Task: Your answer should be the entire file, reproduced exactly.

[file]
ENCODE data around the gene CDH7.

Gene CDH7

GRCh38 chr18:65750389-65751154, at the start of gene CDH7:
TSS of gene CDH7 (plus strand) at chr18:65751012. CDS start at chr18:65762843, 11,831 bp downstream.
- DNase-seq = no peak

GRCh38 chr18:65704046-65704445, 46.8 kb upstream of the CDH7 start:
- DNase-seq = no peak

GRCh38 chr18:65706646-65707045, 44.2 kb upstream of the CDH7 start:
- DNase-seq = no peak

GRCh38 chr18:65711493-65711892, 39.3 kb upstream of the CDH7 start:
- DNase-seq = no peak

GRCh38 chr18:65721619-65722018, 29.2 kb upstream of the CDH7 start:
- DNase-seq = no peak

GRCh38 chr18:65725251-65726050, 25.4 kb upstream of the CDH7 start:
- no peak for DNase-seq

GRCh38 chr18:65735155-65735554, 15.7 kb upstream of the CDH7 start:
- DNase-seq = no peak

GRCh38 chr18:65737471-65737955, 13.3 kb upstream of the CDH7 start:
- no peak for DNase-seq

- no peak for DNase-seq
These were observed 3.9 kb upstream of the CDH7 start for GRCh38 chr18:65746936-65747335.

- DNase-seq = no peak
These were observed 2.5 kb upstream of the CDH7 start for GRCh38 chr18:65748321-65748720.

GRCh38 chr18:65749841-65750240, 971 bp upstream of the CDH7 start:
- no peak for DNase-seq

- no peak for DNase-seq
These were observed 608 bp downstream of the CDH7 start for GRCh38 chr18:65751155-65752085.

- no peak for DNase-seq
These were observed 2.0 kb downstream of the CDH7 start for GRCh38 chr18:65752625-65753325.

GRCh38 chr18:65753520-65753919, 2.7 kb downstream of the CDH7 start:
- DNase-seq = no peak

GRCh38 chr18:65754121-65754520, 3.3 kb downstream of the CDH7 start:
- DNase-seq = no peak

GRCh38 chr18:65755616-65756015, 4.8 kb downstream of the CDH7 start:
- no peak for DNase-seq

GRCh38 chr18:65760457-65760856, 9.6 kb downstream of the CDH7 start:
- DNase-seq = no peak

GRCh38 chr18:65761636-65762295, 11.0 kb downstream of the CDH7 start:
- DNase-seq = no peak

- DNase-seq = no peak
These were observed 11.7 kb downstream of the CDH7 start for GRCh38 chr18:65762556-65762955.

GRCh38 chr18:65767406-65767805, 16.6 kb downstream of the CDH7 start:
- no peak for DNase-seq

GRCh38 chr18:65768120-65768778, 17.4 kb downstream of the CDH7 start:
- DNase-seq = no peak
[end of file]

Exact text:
ENCODE data around the gene CDH7.

Gene CDH7

GRCh38 chr18:65750389-65751154, at the start of gene CDH7:
TSS of gene CDH7 (plus strand) at chr18:65751012. CDS start at chr18:65762843, 11,831 bp downstream.
- DNase-seq = no peak

GRCh38 chr18:65704046-65704445, 46.8 kb upstream of the CDH7 start:
- DNase-seq = no peak

GRCh38 chr18:65706646-65707045, 44.2 kb upstream of the CDH7 start:
- DNase-seq = no peak

GRCh38 chr18:65711493-65711892, 39.3 kb upstream of the CDH7 start:
- DNase-seq = no peak

GRCh38 chr18:65721619-65722018, 29.2 kb upstream of the CDH7 start:
- DNase-seq = no peak

GRCh38 chr18:65725251-65726050, 25.4 kb upstream of the CDH7 start:
- no peak for DNase-seq

GRCh38 chr18:65735155-65735554, 15.7 kb upstream of the CDH7 start:
- DNase-seq = no peak

GRCh38 chr18:65737471-65737955, 13.3 kb upstream of the CDH7 start:
- no peak for DNase-seq

- no peak for DNase-seq
These were observed 3.9 kb upstream of the CDH7 start for GRCh38 chr18:65746936-65747335.

- DNase-seq = no peak
These were observed 2.5 kb upstream of the CDH7 start for GRCh38 chr18:65748321-65748720.

GRCh38 chr18:65749841-65750240, 971 bp upstream of the CDH7 start:
- no peak for DNase-seq

- no peak for DNase-seq
These were observed 608 bp downstream of the CDH7 start for GRCh38 chr18:65751155-65752085.

- no peak for DNase-seq
These were observed 2.0 kb downstream of the CDH7 start for GRCh38 chr18:65752625-65753325.

GRCh38 chr18:65753520-65753919, 2.7 kb downstream of the CDH7 start:
- DNase-seq = no peak

GRCh38 chr18:65754121-65754520, 3.3 kb downstream of the CDH7 start:
- DNase-seq = no peak

GRCh38 chr18:65755616-65756015, 4.8 kb downstream of the CDH7 start:
- no peak for DNase-seq

GRCh38 chr18:65760457-65760856, 9.6 kb downstream of the CDH7 start:
- DNase-seq = no peak

GRCh38 chr18:65761636-65762295, 11.0 kb downstream of the CDH7 start:
- DNase-seq = no peak

- DNase-seq = no peak
These were observed 11.7 kb downstream of the CDH7 start for GRCh38 chr18:65762556-65762955.

GRCh38 chr18:65767406-65767805, 16.6 kb downstream of the CDH7 start:
- no peak for DNase-seq

GRCh38 chr18:65768120-65768778, 17.4 kb downstream of the CDH7 start:
- DNase-seq = no peak